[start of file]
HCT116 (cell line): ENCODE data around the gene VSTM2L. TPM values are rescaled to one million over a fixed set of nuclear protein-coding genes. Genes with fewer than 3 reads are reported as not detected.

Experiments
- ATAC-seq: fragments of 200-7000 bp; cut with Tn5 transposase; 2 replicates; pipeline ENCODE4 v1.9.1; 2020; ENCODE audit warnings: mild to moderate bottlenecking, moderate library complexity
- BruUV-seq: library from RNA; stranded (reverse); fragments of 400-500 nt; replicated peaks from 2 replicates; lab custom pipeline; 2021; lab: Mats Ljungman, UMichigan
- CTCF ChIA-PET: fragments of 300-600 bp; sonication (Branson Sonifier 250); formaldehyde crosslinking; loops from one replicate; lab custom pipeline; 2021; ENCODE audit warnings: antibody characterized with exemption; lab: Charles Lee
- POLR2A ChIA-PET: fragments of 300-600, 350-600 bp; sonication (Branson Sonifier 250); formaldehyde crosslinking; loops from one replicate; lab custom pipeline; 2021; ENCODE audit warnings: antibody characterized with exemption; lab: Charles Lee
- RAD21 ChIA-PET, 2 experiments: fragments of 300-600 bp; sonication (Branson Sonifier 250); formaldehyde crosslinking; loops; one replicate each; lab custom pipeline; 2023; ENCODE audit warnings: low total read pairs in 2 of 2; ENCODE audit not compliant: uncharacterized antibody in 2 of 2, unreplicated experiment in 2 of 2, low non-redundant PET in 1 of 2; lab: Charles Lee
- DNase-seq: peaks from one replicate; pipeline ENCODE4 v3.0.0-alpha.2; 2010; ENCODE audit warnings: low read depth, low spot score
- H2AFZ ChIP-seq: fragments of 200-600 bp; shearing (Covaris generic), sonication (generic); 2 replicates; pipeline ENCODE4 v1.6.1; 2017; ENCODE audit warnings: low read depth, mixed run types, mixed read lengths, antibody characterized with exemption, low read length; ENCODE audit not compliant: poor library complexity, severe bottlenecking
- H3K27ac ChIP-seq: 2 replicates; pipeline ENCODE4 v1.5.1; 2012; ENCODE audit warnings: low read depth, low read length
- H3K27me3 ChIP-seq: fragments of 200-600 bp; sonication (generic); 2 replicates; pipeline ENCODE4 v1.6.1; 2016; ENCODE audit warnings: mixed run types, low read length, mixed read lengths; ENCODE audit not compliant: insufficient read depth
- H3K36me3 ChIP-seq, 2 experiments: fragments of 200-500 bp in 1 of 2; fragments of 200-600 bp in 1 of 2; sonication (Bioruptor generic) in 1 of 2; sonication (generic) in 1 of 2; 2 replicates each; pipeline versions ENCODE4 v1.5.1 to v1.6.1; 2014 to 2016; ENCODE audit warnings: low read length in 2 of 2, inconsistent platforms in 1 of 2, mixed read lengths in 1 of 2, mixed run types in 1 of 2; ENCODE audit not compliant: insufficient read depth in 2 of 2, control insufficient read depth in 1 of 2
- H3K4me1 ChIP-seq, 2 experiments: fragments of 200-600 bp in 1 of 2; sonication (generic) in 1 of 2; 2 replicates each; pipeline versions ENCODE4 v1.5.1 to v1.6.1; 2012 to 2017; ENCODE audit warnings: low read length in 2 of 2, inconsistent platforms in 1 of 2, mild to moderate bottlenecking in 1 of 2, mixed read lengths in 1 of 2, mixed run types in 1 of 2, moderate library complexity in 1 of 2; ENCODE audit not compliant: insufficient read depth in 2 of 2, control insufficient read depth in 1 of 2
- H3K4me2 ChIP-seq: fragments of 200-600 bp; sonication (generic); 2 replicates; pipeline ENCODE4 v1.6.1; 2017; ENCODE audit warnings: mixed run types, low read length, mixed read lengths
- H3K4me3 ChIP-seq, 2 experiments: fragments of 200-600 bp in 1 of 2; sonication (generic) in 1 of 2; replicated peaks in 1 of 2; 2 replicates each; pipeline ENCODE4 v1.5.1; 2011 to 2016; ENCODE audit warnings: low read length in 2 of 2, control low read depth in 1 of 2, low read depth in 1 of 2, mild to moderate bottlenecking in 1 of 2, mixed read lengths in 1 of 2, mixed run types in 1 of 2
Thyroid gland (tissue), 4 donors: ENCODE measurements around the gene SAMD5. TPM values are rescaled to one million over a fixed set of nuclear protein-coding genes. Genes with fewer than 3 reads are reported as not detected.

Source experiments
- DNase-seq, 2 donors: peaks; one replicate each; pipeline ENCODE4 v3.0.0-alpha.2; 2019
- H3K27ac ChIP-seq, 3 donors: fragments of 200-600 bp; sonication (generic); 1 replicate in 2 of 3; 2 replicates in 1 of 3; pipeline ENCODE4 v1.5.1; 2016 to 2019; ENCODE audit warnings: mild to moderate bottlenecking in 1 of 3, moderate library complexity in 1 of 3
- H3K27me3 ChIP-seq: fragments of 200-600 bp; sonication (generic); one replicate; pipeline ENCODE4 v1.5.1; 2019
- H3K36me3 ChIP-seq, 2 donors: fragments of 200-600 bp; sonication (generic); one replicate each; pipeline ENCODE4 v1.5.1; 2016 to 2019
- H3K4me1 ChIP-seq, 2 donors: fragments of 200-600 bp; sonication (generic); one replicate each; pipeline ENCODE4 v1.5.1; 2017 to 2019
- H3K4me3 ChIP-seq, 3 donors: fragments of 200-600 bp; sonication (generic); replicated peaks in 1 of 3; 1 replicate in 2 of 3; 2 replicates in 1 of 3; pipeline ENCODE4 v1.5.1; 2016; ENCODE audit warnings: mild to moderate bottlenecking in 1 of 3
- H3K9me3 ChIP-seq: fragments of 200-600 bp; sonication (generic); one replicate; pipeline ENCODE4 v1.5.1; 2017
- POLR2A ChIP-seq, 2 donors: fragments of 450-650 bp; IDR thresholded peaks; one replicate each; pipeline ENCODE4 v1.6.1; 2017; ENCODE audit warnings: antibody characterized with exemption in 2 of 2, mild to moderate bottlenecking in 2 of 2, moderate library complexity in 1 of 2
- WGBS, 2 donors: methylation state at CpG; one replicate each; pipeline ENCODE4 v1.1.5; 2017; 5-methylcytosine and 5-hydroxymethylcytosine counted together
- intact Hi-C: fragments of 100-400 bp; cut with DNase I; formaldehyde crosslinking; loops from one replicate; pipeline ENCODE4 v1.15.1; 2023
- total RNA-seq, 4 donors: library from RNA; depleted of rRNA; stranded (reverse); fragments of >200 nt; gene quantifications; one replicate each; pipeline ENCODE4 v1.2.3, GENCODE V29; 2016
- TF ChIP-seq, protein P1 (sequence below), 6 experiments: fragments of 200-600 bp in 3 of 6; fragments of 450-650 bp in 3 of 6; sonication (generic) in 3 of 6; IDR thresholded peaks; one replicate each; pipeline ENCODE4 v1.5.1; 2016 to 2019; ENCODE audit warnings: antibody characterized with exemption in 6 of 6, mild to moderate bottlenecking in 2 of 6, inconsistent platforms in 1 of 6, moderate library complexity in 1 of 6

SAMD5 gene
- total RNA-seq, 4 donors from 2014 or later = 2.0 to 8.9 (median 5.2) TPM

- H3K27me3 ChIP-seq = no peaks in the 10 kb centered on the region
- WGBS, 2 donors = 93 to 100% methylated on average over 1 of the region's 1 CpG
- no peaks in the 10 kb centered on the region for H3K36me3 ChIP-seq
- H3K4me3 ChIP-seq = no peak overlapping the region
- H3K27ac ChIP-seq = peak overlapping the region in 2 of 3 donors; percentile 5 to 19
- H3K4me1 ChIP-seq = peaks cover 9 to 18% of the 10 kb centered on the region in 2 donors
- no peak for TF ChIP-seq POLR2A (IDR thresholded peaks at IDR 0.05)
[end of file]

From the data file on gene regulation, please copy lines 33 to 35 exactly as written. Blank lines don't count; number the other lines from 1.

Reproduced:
- WGBS, 2 donors = 93 to 100% methylated on average over 1 of the region's 1 CpG
- no peaks in the 10 kb centered on the region for H3K36me3 ChIP-seq
- H3K4me3 ChIP-seq = no peak overlapping the region